Among those reaching out was the NFL’s Philadelphia Eagles. Thanks to a solid working relationship, the organization contacted Igdalsky and his team to help with information about the solar project for Lincoln Financial Field.
“To have two of the three largest renewable energy powered sports stadiums in the country and both here in the state of Pennsylvania working together on solar, that says a lot about how sports in the state really thinks,” he said.
Already leading the way in solar energy, Igdalsky is always working to find more ways to be environmentally responsible and develop new programs to put in place at the track. Moving forward, that area is focused on recycling, composting and keeping waste out of landfills.
“The biggest thing right now for us – something we’re working really hard on at the moment – is waste diversion,” he said. “We’ve set a goal by 2018 to have 75 percent of all the waste that we produce will not go to a landfill. It will either be recycled or composted.”
Outside NASCAR, a number of stadiums and arenas claim to have a 99 percent waste diversion ratio, but Igdalsky was quick to point out their efforts are much easier than that of a racetrack. While other venues are nearing that 100 percent waste diversion number, Igdalsky understands that having campers and tailgaters on the facility will hinder the track’s efforts to reach that level.
“When fans bring in their RVs, they’re not necessarily bringing in compostable bags and packaging and everything else,” he said. “However, we’ve seen tremendous support for our recycling programs from our campers. We obviously want to continue to grow that program. Our big focus right now is on the composting side of things and trying to keep all of the waste away from landfills.”
The work of waste diversion is not something Igdalsky wants to push just at his track. Using Pocono as the “guinea pig” example, he has urged other facilities in the sport to work on this initiative and collectively develop programs that can be implemented across the board.
Much like the when the Philadelphia Eagles tapped the resources of Pocono for their facility, Igdalsky and his staff are working closely with Penn State University to continue their march toward becoming even more environmentally responsible.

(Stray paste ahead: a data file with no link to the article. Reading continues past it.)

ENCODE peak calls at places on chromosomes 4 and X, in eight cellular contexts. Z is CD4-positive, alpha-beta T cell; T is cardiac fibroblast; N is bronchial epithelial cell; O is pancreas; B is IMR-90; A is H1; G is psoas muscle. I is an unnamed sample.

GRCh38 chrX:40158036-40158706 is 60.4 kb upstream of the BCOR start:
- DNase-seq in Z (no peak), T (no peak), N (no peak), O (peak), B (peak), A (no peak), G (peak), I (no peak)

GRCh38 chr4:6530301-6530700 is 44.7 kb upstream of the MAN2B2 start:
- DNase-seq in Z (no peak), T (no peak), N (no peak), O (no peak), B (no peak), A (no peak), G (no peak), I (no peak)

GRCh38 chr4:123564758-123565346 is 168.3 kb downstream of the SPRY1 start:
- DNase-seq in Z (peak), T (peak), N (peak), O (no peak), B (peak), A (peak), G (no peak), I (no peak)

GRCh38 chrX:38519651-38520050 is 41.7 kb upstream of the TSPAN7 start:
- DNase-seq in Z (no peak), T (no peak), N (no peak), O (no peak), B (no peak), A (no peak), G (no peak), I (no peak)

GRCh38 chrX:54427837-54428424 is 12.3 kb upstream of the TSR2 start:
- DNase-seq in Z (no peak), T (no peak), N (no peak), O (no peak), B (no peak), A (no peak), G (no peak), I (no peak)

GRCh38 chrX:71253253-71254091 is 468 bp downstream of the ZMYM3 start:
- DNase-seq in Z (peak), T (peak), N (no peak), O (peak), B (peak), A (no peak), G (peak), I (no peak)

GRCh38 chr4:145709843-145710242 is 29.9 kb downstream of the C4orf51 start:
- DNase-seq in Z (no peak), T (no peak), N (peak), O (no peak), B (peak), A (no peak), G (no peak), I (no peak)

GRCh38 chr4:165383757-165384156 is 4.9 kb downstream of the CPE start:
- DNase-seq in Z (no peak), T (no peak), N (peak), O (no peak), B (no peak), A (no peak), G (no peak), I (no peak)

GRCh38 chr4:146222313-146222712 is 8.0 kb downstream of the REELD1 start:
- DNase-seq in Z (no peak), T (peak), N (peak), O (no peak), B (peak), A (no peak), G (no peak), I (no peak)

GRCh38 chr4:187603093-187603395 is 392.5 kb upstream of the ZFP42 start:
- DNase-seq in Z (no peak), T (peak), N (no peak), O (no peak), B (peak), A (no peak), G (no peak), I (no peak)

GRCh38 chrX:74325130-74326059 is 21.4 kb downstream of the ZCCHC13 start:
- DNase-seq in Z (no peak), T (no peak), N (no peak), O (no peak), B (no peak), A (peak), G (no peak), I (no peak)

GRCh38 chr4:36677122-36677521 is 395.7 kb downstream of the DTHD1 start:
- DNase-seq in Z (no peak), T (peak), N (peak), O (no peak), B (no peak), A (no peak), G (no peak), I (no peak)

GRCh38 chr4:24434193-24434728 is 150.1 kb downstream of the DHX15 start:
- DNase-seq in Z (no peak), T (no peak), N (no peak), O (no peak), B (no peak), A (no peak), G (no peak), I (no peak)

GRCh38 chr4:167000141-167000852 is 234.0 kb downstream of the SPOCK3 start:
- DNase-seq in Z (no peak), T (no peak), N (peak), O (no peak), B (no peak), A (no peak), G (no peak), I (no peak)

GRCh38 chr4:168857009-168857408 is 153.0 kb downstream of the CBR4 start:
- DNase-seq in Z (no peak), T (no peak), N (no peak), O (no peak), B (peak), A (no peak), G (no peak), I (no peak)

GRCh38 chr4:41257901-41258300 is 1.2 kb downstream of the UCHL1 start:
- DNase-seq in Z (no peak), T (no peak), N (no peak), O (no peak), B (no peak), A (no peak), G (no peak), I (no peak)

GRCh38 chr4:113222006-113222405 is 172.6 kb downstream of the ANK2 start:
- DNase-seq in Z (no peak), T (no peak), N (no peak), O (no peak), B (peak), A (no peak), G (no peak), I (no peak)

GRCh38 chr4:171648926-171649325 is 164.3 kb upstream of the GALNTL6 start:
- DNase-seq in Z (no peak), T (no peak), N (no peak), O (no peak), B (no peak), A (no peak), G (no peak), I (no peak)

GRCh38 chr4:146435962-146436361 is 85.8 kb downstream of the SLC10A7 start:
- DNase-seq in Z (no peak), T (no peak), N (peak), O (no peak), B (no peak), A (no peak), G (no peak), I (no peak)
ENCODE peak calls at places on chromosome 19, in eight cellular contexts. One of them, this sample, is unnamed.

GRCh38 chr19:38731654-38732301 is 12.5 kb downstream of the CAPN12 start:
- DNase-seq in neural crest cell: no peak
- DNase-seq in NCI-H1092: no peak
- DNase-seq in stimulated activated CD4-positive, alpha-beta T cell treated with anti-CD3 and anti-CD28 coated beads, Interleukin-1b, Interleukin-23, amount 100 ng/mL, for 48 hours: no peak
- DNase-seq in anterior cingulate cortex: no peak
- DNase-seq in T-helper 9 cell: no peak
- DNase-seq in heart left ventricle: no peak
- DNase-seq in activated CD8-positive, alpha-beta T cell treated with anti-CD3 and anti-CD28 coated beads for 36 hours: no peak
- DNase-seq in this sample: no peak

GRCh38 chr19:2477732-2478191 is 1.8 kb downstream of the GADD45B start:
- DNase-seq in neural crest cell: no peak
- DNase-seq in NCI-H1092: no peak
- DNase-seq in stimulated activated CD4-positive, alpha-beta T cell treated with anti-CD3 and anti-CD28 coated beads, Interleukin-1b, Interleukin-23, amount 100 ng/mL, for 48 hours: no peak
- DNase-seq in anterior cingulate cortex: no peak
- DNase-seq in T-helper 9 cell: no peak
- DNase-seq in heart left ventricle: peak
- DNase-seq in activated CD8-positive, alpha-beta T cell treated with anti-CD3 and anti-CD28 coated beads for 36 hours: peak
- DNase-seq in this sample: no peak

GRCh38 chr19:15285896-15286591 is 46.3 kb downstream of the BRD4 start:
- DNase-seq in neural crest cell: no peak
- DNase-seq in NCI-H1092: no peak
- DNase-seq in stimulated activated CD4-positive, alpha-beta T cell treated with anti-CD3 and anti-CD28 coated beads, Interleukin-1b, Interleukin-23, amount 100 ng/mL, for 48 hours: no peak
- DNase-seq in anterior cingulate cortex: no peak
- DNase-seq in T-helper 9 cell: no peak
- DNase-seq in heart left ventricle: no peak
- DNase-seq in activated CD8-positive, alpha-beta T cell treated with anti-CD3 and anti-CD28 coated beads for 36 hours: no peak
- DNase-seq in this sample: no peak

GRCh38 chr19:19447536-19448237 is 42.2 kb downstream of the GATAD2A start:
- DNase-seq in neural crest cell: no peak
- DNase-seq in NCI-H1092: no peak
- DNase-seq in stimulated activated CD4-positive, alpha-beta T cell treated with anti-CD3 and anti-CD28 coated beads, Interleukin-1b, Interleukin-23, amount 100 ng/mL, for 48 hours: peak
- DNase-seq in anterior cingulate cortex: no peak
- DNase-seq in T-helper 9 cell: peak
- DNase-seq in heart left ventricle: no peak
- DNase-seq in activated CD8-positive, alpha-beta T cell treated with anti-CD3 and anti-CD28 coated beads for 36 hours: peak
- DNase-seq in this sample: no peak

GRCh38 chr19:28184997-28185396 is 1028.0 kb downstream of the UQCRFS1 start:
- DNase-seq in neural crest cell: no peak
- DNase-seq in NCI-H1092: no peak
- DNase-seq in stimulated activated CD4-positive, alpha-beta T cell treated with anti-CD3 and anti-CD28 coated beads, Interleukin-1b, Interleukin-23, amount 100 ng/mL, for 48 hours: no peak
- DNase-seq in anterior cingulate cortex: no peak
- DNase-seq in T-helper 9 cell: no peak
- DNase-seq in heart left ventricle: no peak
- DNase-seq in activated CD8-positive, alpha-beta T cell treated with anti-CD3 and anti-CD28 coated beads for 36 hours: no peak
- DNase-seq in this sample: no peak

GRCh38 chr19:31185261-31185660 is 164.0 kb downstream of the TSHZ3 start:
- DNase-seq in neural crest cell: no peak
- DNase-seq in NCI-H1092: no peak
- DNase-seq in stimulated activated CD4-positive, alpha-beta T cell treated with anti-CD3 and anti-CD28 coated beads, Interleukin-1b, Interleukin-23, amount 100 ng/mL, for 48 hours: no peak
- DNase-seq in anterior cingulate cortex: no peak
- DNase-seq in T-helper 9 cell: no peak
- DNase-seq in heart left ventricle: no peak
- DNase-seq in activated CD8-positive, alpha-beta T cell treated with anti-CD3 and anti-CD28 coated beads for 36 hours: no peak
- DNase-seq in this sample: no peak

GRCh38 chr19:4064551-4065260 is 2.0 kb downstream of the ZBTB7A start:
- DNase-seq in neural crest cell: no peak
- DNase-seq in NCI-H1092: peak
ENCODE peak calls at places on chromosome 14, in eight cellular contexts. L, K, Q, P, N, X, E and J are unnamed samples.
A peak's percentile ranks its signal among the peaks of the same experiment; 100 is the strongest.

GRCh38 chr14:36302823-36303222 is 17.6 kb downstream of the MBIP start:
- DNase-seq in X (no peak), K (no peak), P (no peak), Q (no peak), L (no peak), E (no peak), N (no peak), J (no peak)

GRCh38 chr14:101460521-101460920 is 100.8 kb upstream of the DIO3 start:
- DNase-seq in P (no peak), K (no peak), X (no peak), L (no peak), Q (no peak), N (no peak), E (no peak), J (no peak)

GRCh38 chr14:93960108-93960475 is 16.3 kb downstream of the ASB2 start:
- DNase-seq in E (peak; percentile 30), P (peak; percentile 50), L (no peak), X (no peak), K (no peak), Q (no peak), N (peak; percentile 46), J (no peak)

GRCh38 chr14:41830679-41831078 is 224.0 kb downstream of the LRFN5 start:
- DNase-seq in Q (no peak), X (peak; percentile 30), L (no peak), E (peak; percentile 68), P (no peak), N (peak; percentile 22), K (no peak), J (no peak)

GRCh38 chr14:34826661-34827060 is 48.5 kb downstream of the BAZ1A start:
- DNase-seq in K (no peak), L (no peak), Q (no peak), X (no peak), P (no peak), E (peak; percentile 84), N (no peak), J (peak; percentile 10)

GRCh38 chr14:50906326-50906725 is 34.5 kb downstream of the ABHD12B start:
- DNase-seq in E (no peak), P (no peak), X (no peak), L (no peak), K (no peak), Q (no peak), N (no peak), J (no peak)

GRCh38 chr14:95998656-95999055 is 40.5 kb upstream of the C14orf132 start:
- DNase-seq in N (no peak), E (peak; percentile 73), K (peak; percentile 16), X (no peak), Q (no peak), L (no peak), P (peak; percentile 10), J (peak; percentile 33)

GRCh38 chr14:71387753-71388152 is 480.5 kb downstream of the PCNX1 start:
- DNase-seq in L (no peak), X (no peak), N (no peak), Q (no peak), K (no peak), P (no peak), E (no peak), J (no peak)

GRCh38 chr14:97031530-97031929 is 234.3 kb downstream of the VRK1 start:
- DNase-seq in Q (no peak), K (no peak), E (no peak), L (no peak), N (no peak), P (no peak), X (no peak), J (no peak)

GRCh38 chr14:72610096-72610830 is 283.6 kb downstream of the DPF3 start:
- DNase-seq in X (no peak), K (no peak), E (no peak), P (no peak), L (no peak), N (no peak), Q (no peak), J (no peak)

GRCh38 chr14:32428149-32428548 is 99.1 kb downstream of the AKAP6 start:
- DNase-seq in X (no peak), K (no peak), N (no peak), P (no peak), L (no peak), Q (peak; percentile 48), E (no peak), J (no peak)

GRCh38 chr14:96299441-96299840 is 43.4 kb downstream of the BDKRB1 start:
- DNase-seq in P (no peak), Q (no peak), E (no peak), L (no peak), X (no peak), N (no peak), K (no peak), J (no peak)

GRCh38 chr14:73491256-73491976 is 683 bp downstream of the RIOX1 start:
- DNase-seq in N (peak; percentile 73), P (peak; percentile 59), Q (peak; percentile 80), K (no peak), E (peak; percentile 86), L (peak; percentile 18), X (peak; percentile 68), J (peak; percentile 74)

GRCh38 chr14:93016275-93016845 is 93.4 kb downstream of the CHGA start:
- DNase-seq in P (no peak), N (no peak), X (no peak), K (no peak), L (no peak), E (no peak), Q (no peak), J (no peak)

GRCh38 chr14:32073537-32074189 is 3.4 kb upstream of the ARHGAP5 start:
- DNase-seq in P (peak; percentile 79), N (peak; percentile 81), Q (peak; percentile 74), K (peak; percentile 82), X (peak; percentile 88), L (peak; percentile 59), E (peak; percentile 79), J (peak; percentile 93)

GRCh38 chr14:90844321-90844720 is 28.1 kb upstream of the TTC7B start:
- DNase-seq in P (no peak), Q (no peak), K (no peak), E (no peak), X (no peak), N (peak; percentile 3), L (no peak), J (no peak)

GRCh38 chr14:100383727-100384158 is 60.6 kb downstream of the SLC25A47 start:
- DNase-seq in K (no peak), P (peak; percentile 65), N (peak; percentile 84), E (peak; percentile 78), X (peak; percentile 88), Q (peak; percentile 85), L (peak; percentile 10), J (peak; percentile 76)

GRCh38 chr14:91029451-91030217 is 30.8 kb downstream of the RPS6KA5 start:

“We’ve teamed up with them and their sustainability program there to help us put our long-term plan together and really grow what we’re doing,” said Igdalsky. “We’re working with the students, but we also hope to bring on one of those graduate students full time with us to become our sustainability director and take ownership of the program here and keep running forward with it.”
Invested in sustainability for years already, Igdalsky understands things are always evolving and he hopes to keep Pocono Raceway at the forefront of those changes.
“Obviously, things are always going to change and you have to keep moving forward with what other people are doing and what technologies become available,” he said. “What you’re seeing is a growing trend in sports throughout the United States that becoming more sustainable is the right thing to do and more people are doing it. With the food and beverage vendors now on board, other partners throughout the facility becoming part of the process, you can really put everything together and make it work seamlessly.”
Igdalsky is also taking what he has learned over the years and sharing it with others in the sports world.
He currently serves as a board member of the Green Sports Alliance. The GSA represents over 300 sports teams and venues from 20 different leagues and 14 different
countries. The alliance allows teams, leagues and venues to share best practices and solutions for the challenges that come with being environmentally responsible. By working with other sports organizations within the GSA, Igdalsky and Pocono Raceway are making a serious impact not only in NASCAR, but around the world.